Methods Top


Study design, setting, and participants

This is a 5-year retrospective, single-center cohort study (from June 2016 to June 2021) conducted at Sanjay Gandhi Post-Graduate Institute of Medical Sciences, India. The database of the hospital was searched to identify all pediatric patients with their native kidney biopsies. The common patterns/etiologies of renal diseases were included in the analysis. The pediatric patients were further categorized into two age groups–young children (0–12 years old) and adolescents (13–18 years old). The time of onset of symptoms was taken into consideration for categorization into these two groups.

Exclusion criteria: We excluded patients without histologic diagnosis (inadequate biopsies), repeat biopsies, transplant renal biopsies, those with missing demographic or clinical data, isolated tubulointerstitial kidney diseases, and those over 18 years old.

Renal biopsy evaluation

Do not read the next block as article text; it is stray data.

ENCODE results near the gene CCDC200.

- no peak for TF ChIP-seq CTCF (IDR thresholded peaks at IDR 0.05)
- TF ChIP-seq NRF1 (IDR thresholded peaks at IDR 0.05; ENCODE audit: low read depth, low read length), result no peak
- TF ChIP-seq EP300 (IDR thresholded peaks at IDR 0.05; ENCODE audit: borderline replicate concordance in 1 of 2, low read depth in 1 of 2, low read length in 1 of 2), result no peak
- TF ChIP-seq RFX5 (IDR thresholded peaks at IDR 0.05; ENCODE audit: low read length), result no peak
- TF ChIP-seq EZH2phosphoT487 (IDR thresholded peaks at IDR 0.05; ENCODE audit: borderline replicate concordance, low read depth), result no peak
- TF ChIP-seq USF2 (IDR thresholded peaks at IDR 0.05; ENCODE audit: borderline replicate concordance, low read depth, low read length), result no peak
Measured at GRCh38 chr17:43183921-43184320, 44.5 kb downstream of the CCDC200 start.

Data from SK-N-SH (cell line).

Three core biopsies were taken under ultrasound guidance, one each for light microscopy, immunofluorescence, and electron microscopy (EM). Standard processing techniques were followed in all the biopsies. Recorded immunofluorescence findings included the strength of staining for IgG, IgM, IgA, C3, C1q, kappa, and lambda, graded on a 1–4 semi-quantitative scale. Each biopsy was diagnosed according to the standard definitions and criteria using light microscopy, immunofluorescence, and EM, wherever necessary. Biopsies were evaluated for presence of any glomerular disease, the type of glomerular disease, and the class of disease. The renal biopsies were evaluated by either of the two nephropathologists. Percentage of glomeruli with crescent formation was reported as none, 1%–50%, and >50%. Those glomeruli having >50% crescents were defined as crescentic glomerulonephritis (CrGN). The percentage of globally sclerosed glomeruli was noted and classified as none, 1%–50%, and >50%. Interstitial fibrosis and tubular atrophy (IFTA) was classified as none- 0%, mild- <25%, moderate- 25%–50%, and severe- >50%.